Merchants bringing silk and finely woven fabrics would travel in caravans over vast distances from as far away as India. Fine linen was imported from Egypt. In Palestine, clothing was frequently made of linen from locally grown flax. Everyday clothes were made from an ordinary quality linen; priests wore more expensive linen (Exod. 39:27). Wool could easily be made into clothing by semi-nomadic people, but flax for linen could be cultivated only by a settled community.
The poor often wore coarse clothing made from goat or camel hair, which was rough and very uncomfortable. Also known as sackcloth, it was often worn as a sign of penitence. It also served as a blanket for warding off the cold at night. Cotton was known in Egypt and elsewhere and in Roman times a form of local wild silk was obtainable. Fine gold wire gave luxury to garments, while different colors were obtained from plant or animal sources: red from an insect, yellow from a flower, saffron from the stigma of a crocus, and purple from the Murex mollusk. Purple dye from Tyre (Ezek. 27:16); renowned for its color, became a symbol of royalty and wealth.
The clothing of most people was simple in style. The loin cloth was worn by men of all social levels from an early period, with the later addition of an outer and inner garment. The inner garment of wool or linen had an opening for the neck and arms, and generally had long sleeves. Often belted at the waist, it fell either to the knees or ankles. The outer garment, cloak or mantle, generally made of animal skin or wool, was almost square, with openings for the arms, and was worn draped over one or both shoulders. As a man was considered naked unless he was wearing his cloak, he was forbidden to lend or pledge it. At night he removed it for use as a blanket (Exod. 22:26-27; Deut. 24:13). Jesus’ undergarment was woven without seam (John 19:23) and would have been worthless if cut into pieces. That was why Roman soldiers at his crucifixion decided to cast lots to see who should have it.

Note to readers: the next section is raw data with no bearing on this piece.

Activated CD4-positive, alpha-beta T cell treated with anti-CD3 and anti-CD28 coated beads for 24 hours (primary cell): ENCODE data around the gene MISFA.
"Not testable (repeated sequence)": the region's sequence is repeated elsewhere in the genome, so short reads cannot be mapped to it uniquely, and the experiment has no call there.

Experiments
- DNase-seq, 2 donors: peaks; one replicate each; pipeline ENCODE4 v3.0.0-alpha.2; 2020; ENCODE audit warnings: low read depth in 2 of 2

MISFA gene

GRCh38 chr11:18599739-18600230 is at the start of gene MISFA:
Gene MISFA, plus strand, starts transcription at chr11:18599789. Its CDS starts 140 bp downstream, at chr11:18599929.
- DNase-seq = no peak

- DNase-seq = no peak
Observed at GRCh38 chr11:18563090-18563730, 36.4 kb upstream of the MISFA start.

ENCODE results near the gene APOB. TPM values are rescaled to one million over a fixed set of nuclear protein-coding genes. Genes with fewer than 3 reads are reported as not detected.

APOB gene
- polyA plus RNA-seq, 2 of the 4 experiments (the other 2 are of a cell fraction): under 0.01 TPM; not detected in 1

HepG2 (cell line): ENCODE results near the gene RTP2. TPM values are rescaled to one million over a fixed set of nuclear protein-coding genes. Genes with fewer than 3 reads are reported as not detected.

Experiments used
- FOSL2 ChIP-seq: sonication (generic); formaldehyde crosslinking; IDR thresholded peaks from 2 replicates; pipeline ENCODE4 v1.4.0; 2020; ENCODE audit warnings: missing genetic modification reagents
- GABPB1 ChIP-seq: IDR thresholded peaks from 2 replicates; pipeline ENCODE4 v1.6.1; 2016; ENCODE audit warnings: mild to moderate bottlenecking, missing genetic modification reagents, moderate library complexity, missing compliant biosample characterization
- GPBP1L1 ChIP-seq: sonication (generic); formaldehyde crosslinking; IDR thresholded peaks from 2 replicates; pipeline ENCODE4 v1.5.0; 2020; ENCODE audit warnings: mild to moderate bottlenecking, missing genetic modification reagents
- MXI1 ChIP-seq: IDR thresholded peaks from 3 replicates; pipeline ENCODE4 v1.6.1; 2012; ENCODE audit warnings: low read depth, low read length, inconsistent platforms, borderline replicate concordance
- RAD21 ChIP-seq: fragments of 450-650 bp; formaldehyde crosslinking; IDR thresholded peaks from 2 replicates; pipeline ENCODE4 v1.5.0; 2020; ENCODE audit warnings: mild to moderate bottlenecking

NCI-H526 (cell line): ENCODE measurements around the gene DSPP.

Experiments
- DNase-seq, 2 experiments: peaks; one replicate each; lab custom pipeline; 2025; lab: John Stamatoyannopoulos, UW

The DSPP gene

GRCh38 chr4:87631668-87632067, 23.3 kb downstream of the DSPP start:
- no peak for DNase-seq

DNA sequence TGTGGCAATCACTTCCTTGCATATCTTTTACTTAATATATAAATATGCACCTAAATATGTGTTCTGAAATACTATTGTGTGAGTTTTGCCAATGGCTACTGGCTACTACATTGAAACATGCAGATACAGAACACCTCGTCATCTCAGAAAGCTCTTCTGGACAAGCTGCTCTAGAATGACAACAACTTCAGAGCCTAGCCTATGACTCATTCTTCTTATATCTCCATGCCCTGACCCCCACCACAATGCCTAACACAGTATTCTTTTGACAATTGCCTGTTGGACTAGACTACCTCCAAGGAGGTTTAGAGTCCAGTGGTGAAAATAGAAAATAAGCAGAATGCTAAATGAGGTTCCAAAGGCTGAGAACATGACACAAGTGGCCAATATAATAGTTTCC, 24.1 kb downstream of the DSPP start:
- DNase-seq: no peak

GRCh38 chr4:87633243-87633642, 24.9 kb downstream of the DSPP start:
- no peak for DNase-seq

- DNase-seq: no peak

Fine linen with elaborate embroidery was used for outer clothing by the wealthy. Kings sometimes wore an additional garment similar to the priest’s vest-like tunic or ephod. Both kings and priests wore an elaborate headdress to symbolize their status. The adornment of such garments contrasted sharply with the simplicity of most people’s dress.
Most women in biblical times wore simple white clothing, although blue or black homespun was sometimes seen. Wealthy women wore garments of brightly dyed fine linen, often in scarlet or purple, and elaborately decorated with embroidery, jewels, and gold or silver detail (II Sam. 13:18). Such garments were also worn on festive occasions and at weddings (II Sam. 1:24; Ezek. 16:10, 13). The undergarment worn by a woman was similar to a man’s except that it was higher at the neck and normally fell to the ankles. Headwear, although rarely mentioned in the Bible, was probably like the prayer-shawl sometimes seen today, and was held in place by a cord. Women often wore a veil that was held in place by a circlet of coins that may have formed part of their dowry. Jewelry was normally designed in gold, sometimes with semi-precious stones inset. As early as 2700 B.C. the royal graves at Ur give evidence of a high quality of design and craftsmanship in jewelry. Gold chains were popular, as were circlets, anklets, bracelets, and pins for clothing or hair. Footwear generally consisted of open leather sandals.